When Maxen Adam (right), 15, and his brother Quin, 18, got tired of being kicked out of their beds by their cousins they decided it was time to make a place of their own. The boys had grown up sharing a cottage retreat on Canim Lake, B.C. with four generations of family, which meant for lots of fun, but also sometimes close quarters.
They’re a family that relaxes together, but also everyone — from little kids to the oldest members — would always pitch in on building projects. So with their experience helping out on family builds, the boys were no strangers to DIYing at the lake.
When the brothers decided it was time to make a place with beds they could call their own, they looked to plans online for inspiration. “Maxen was into tiny houses and after looking at different plans, he thought A-frame would be good to build,” explains Quin. Though, he adds, “almost everything didn’t go as we planned, so we sort of winged it.”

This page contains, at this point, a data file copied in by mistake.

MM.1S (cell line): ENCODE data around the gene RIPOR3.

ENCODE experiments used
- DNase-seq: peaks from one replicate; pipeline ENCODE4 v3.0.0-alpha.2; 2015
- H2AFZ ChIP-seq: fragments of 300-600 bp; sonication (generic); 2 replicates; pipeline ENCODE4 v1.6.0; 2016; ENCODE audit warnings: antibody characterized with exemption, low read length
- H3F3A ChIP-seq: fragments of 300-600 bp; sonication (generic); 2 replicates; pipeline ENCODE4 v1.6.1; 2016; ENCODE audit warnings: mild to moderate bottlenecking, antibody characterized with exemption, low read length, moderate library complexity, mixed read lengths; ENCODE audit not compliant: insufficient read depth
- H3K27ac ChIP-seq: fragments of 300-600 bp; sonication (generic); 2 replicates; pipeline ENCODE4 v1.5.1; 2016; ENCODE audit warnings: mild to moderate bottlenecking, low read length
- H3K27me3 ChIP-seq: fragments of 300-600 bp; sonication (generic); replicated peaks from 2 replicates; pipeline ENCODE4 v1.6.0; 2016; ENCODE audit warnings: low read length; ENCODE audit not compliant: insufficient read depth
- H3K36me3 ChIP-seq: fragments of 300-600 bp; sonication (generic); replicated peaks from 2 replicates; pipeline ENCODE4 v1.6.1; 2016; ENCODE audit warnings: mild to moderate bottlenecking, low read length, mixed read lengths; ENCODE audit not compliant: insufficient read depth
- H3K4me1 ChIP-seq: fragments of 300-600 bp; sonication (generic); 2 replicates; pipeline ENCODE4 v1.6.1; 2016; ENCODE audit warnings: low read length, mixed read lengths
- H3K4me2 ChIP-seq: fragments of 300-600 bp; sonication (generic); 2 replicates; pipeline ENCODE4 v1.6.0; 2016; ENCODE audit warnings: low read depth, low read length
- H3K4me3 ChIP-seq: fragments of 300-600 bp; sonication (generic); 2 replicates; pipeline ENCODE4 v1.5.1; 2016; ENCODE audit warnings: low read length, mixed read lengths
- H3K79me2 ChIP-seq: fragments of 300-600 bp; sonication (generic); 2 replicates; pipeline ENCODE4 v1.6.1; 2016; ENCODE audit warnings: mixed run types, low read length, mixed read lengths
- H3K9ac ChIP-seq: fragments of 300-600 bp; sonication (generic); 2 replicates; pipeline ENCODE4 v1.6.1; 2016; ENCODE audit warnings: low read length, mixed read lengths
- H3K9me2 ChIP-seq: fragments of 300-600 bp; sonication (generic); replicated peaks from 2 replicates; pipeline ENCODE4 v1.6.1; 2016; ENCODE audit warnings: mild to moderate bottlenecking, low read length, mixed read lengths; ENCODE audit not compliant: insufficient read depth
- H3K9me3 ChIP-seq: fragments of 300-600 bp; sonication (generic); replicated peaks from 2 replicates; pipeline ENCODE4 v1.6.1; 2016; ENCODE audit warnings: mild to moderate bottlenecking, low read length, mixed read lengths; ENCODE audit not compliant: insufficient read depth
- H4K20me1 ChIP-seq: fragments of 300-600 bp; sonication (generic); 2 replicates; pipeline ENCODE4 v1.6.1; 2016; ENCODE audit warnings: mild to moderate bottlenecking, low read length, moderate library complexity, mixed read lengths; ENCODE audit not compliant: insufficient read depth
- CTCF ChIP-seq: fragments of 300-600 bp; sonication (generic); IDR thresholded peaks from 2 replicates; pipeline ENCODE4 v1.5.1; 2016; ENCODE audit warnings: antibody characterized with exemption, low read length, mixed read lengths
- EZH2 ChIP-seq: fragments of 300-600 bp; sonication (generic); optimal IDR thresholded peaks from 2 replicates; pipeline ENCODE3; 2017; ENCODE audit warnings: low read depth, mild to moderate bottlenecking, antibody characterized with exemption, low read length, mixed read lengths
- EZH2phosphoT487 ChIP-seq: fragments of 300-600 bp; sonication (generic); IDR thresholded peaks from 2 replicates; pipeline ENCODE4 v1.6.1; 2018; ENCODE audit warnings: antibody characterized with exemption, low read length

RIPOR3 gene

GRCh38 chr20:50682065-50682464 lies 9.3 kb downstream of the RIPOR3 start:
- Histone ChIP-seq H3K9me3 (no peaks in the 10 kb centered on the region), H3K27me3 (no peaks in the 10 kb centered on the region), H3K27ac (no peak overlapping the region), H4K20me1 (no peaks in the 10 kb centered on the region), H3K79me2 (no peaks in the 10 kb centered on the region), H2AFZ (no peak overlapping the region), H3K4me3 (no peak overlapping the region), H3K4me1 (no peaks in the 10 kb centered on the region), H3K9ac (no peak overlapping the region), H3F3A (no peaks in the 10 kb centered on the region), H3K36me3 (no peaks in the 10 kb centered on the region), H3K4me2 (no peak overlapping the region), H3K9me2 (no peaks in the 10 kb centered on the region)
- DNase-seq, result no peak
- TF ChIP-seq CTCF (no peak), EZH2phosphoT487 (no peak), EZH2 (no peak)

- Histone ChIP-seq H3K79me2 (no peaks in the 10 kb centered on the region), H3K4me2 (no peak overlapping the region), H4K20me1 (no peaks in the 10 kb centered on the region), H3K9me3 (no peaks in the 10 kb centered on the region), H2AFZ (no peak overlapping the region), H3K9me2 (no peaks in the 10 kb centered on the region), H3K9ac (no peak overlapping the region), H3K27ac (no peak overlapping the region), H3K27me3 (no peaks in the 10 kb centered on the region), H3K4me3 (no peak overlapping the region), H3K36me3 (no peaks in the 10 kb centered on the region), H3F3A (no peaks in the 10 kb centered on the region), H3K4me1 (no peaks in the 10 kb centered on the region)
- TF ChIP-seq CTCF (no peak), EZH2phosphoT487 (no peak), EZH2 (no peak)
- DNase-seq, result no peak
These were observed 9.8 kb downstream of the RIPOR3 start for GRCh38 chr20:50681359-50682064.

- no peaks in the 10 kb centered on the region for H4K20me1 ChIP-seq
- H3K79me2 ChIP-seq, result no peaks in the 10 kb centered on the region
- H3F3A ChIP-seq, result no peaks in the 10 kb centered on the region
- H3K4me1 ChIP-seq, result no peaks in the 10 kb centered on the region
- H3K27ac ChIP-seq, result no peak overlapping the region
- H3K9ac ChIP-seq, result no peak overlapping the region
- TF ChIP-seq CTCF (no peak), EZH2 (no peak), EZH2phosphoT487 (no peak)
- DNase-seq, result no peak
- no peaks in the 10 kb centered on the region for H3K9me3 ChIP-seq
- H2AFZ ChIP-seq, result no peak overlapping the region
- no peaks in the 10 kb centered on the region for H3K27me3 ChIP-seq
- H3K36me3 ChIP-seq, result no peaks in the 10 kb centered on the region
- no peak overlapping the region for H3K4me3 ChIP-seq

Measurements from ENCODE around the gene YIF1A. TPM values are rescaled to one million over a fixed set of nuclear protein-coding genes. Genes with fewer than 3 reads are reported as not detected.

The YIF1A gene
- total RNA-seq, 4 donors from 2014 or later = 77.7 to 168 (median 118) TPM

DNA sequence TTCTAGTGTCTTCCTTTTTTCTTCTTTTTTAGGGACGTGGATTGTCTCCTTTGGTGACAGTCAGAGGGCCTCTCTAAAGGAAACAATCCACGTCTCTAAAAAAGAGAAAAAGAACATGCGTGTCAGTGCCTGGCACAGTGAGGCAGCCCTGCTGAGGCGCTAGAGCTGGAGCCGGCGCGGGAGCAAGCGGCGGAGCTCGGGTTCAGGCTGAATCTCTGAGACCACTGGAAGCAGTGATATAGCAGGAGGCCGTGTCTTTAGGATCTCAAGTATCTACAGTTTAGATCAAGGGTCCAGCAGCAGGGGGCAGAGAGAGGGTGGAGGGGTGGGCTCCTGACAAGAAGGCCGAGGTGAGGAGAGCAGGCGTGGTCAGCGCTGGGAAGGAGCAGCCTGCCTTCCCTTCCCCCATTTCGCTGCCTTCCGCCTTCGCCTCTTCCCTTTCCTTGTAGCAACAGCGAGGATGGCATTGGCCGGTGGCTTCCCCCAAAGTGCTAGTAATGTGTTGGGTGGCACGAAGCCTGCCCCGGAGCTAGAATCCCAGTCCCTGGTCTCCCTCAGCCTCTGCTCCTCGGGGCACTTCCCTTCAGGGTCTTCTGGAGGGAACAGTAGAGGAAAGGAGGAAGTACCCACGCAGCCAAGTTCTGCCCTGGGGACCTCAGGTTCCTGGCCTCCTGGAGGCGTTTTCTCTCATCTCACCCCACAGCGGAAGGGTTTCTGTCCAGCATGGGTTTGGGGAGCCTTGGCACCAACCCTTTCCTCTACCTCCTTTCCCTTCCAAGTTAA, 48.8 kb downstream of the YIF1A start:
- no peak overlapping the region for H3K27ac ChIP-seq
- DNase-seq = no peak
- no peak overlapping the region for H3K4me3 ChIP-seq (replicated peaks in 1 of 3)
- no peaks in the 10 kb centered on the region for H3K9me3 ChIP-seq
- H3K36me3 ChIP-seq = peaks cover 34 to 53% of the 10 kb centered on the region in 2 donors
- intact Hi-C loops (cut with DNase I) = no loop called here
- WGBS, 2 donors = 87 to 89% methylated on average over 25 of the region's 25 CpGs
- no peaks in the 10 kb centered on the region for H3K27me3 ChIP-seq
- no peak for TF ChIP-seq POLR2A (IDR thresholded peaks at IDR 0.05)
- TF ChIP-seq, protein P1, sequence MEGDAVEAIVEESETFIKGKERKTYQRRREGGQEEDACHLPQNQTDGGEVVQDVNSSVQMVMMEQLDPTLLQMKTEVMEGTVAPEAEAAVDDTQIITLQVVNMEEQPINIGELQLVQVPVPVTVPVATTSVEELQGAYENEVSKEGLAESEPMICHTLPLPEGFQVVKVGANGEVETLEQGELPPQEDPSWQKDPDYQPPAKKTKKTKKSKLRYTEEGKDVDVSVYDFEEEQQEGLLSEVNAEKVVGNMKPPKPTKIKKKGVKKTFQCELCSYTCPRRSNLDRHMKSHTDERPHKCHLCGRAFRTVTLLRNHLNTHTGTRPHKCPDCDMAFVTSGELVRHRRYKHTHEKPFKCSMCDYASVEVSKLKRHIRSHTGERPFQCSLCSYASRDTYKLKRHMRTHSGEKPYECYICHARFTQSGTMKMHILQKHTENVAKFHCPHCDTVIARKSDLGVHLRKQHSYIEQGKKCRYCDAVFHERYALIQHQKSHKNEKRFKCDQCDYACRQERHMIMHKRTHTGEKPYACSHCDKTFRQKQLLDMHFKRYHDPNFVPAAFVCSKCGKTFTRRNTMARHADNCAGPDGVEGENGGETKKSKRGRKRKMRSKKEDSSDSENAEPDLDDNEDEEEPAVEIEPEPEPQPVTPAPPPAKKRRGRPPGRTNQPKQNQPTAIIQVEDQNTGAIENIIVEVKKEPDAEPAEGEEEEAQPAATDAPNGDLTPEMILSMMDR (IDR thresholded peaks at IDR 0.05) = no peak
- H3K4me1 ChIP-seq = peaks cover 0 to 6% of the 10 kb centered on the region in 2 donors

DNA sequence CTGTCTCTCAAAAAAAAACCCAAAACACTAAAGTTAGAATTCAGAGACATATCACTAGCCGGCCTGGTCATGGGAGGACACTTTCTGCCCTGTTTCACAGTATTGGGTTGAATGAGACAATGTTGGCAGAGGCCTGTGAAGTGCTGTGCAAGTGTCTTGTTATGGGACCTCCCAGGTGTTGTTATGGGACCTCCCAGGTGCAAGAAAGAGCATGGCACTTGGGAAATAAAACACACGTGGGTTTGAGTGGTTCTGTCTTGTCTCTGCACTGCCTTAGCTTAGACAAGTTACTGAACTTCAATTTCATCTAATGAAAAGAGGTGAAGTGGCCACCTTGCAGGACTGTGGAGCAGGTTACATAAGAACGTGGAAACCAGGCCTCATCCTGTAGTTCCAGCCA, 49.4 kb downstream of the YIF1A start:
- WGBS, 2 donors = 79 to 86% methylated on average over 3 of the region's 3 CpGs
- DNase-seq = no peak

The A-frame they built with their dad, Mark, features an eight-foot corrugated plastic window that opens onto an attached deck (for strength, they doubled up the framing boards around the opening). They say the hardest part was cutting the plastic, which was very brittle, with a handsaw. “We must have taken it down four or five times, to adjust the size.” But the transparent plastic gives the cabin a surprising amount of light and the feeling of space, whether open or closed. “I especially like being there at sunset, because the side that opens faces west,” Quin says.
It took only a month of weekends and less than $1,700 (using found materials, such as the metal roofing left from the building of a recent building construction project). “All the stuff that keeps it from falling over we bought, though.”
The cabin is so small that it only really can fit two beds inside. But, that works fine for them, according to Quin. “Me and my brother are the only ones who get to stay there.”